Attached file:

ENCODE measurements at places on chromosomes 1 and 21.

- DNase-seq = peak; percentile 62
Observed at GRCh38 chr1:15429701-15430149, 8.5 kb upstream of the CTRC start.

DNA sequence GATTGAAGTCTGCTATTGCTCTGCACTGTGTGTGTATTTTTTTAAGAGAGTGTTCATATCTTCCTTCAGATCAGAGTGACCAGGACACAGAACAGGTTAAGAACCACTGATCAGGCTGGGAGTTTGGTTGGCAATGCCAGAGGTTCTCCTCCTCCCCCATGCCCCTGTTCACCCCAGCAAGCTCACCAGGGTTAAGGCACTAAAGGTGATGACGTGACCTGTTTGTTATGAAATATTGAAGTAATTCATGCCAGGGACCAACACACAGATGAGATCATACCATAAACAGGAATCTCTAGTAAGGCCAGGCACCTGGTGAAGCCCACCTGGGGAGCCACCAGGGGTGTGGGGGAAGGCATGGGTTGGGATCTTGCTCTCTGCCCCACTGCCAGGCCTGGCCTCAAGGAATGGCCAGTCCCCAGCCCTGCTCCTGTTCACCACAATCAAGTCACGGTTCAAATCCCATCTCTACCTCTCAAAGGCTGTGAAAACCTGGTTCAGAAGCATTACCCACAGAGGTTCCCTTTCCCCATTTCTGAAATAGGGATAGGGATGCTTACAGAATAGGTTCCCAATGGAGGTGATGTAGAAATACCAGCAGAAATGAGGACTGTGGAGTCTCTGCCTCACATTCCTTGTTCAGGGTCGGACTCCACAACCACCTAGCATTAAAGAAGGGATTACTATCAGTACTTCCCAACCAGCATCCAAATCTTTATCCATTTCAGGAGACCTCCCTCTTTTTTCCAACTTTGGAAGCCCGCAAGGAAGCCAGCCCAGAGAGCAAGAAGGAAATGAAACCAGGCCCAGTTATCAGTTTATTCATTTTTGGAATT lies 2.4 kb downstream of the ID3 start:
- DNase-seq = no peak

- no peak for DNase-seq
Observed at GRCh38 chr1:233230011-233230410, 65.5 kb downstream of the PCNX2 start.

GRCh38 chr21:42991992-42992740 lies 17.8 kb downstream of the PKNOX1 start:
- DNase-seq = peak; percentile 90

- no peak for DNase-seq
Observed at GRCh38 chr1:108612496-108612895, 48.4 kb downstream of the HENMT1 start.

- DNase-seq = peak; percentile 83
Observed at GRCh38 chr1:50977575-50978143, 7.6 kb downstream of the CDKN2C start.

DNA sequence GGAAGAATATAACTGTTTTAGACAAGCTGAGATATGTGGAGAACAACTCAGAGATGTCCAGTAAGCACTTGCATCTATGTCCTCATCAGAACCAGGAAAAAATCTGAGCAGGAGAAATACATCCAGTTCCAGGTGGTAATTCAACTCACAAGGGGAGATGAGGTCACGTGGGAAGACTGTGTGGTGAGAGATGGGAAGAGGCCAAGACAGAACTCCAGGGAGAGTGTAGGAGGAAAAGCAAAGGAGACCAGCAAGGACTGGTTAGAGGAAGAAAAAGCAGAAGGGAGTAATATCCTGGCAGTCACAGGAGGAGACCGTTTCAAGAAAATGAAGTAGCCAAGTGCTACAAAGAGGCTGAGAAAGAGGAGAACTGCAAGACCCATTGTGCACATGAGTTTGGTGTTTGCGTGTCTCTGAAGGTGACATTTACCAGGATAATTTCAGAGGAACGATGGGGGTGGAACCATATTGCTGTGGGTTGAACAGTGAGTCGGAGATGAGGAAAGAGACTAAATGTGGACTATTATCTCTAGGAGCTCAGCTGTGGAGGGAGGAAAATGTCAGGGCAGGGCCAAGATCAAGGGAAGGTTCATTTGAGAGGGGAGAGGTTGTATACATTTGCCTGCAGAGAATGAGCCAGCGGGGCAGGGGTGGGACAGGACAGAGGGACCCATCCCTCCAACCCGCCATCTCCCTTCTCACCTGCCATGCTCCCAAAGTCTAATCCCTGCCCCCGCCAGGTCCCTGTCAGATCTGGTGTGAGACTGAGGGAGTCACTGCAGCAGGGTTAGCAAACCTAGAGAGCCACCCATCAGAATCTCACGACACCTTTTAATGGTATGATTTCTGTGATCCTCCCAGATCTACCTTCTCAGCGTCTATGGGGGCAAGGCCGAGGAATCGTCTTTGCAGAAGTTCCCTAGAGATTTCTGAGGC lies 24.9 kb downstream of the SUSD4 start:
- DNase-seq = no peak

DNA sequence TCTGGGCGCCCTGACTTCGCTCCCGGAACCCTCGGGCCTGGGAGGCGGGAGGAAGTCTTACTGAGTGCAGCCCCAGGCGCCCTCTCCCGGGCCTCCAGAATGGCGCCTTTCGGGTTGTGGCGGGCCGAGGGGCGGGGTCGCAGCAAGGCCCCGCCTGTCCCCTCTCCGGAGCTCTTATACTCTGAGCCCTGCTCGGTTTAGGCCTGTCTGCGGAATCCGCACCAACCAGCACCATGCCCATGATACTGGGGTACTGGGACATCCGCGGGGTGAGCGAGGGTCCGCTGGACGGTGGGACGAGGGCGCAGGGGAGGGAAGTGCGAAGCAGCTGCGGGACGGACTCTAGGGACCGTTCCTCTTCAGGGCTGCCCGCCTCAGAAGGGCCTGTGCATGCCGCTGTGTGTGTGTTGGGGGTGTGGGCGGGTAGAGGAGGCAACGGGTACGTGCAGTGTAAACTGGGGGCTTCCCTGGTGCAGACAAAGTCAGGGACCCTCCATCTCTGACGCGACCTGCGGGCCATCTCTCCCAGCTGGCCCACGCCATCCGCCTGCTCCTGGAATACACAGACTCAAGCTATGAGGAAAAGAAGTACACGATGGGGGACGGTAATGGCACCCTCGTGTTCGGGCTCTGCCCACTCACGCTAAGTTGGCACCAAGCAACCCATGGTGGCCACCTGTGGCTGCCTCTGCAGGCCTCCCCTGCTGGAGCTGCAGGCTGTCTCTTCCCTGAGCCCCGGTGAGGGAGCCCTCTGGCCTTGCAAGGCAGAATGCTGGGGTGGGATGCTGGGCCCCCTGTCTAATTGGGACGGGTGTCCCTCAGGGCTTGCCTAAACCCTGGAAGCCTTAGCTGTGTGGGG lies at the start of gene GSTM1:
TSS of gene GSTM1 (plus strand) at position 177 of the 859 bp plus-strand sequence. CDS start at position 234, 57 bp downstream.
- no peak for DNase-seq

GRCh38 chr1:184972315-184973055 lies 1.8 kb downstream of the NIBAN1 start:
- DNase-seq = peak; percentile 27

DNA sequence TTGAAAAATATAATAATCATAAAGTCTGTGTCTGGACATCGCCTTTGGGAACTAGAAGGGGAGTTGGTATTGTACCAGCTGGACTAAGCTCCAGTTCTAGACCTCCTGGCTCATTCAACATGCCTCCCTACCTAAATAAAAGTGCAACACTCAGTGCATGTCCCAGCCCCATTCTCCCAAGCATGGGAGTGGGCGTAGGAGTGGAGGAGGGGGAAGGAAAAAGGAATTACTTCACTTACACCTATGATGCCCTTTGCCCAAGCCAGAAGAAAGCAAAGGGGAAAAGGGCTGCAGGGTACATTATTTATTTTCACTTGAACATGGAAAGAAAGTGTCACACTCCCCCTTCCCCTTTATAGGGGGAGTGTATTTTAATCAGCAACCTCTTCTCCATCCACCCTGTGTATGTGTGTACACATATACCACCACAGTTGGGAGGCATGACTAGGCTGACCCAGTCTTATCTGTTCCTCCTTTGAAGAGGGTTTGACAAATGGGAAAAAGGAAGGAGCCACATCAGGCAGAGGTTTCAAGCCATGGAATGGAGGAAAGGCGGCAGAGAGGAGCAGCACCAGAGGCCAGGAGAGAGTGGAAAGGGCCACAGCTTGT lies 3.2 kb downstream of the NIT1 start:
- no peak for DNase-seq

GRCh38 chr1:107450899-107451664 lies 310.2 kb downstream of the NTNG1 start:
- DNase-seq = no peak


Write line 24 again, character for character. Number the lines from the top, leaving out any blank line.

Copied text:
- DNase-seq = no peak